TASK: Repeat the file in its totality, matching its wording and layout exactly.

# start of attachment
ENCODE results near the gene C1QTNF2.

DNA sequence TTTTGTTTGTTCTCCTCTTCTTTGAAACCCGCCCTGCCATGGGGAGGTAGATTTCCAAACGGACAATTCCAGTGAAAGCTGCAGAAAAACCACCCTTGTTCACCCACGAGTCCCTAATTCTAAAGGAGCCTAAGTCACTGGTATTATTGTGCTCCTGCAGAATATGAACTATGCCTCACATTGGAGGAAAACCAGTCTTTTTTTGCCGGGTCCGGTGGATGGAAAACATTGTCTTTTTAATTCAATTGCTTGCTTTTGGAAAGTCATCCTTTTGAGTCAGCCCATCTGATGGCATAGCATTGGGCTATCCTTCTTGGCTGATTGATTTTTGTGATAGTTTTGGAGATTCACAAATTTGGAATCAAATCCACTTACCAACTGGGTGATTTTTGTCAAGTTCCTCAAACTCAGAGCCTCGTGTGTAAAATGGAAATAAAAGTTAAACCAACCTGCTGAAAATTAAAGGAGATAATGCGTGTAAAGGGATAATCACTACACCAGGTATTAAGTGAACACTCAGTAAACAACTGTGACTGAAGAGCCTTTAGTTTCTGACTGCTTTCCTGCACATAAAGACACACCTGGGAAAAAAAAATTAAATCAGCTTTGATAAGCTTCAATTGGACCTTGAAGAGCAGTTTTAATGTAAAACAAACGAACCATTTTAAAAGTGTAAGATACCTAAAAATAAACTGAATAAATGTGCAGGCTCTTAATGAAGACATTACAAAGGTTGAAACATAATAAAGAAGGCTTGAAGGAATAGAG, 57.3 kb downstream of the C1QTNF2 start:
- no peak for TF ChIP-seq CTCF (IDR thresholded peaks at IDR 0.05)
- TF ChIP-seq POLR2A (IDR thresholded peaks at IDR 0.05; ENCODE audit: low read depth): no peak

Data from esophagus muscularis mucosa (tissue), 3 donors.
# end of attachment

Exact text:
ENCODE results near the gene C1QTNF2.

DNA sequence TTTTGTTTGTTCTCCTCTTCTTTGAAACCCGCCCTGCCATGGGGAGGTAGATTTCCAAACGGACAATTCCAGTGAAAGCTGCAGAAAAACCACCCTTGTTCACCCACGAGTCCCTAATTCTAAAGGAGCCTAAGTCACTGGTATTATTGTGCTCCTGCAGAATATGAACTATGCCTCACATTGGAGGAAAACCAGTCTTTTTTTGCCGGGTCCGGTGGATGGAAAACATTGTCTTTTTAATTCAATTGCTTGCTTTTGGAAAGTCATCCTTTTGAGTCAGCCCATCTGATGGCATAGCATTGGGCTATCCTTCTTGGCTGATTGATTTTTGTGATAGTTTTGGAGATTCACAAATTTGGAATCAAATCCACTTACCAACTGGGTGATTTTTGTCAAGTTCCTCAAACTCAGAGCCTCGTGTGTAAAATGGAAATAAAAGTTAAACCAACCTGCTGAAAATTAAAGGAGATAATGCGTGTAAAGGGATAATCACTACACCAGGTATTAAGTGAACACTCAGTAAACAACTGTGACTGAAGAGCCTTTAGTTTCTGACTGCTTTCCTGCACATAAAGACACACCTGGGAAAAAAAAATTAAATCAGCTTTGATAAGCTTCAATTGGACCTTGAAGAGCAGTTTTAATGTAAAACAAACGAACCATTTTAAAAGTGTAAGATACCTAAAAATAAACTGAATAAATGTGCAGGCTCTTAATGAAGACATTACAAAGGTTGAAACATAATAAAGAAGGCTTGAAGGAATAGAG, 57.3 kb downstream of the C1QTNF2 start:
- no peak for TF ChIP-seq CTCF (IDR thresholded peaks at IDR 0.05)
- TF ChIP-seq POLR2A (IDR thresholded peaks at IDR 0.05; ENCODE audit: low read depth): no peak

Data from esophagus muscularis mucosa (tissue), 3 donors.